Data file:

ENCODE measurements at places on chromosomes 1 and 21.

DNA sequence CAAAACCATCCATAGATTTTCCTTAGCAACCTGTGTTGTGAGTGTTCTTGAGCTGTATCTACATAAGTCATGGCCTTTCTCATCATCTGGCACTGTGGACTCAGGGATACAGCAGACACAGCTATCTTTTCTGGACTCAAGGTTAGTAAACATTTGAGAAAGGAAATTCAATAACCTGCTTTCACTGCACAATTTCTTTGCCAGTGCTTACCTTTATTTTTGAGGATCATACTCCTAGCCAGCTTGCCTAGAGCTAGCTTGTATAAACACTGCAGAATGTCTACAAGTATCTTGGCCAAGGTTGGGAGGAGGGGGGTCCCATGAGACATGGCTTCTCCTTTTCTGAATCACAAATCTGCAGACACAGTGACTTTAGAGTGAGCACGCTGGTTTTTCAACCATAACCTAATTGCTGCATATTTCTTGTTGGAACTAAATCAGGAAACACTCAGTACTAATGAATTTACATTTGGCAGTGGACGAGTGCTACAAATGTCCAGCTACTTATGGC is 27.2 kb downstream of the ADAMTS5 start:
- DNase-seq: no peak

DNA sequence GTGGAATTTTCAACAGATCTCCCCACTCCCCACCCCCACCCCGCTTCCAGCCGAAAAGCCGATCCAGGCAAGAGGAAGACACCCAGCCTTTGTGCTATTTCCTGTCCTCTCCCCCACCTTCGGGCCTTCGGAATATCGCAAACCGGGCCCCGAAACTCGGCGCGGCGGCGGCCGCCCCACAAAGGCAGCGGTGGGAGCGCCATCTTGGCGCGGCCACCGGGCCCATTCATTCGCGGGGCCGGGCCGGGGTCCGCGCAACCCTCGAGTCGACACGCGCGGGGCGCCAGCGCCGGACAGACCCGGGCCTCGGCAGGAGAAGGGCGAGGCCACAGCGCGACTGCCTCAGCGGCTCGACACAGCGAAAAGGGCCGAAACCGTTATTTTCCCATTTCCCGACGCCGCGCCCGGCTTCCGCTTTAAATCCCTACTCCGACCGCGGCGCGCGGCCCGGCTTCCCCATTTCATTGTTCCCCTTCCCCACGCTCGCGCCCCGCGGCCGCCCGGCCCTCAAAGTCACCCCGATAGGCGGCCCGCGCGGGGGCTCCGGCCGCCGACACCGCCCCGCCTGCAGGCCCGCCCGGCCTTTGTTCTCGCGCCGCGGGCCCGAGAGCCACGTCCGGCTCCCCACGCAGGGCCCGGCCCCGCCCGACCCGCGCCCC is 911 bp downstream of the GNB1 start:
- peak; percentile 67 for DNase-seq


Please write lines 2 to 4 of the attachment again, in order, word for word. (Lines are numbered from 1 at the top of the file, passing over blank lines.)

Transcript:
DNA sequence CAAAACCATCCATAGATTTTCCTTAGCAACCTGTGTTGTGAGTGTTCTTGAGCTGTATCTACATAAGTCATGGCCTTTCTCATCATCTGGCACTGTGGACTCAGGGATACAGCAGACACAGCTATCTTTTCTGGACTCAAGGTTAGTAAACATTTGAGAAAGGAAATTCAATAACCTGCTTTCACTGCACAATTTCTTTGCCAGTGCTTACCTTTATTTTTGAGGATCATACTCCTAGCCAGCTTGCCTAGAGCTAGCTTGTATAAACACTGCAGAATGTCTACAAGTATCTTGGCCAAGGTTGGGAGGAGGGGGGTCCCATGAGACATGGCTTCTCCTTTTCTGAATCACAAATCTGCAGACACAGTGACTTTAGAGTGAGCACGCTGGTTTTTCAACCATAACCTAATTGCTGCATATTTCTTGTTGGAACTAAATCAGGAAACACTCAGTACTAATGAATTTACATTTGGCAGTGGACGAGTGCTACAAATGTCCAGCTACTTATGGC is 27.2 kb downstream of the ADAMTS5 start:
- DNase-seq: no peak

DNA sequence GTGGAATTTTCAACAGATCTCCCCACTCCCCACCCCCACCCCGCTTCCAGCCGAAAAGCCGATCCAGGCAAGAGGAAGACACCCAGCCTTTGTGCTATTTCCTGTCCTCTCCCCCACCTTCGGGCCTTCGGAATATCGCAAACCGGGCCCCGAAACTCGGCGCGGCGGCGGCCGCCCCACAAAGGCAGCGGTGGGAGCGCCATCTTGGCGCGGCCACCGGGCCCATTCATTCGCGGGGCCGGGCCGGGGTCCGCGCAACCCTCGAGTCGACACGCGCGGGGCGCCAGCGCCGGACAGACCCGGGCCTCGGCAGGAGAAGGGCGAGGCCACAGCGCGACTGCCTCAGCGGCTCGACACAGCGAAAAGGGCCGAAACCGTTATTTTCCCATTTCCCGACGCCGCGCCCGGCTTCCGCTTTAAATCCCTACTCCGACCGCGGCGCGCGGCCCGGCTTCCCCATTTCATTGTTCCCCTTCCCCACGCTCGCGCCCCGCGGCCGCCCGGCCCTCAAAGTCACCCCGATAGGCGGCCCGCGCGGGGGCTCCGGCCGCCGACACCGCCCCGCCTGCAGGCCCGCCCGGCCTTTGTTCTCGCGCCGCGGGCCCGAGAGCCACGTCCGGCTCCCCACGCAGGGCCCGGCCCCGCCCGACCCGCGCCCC is 911 bp downstream of the GNB1 start: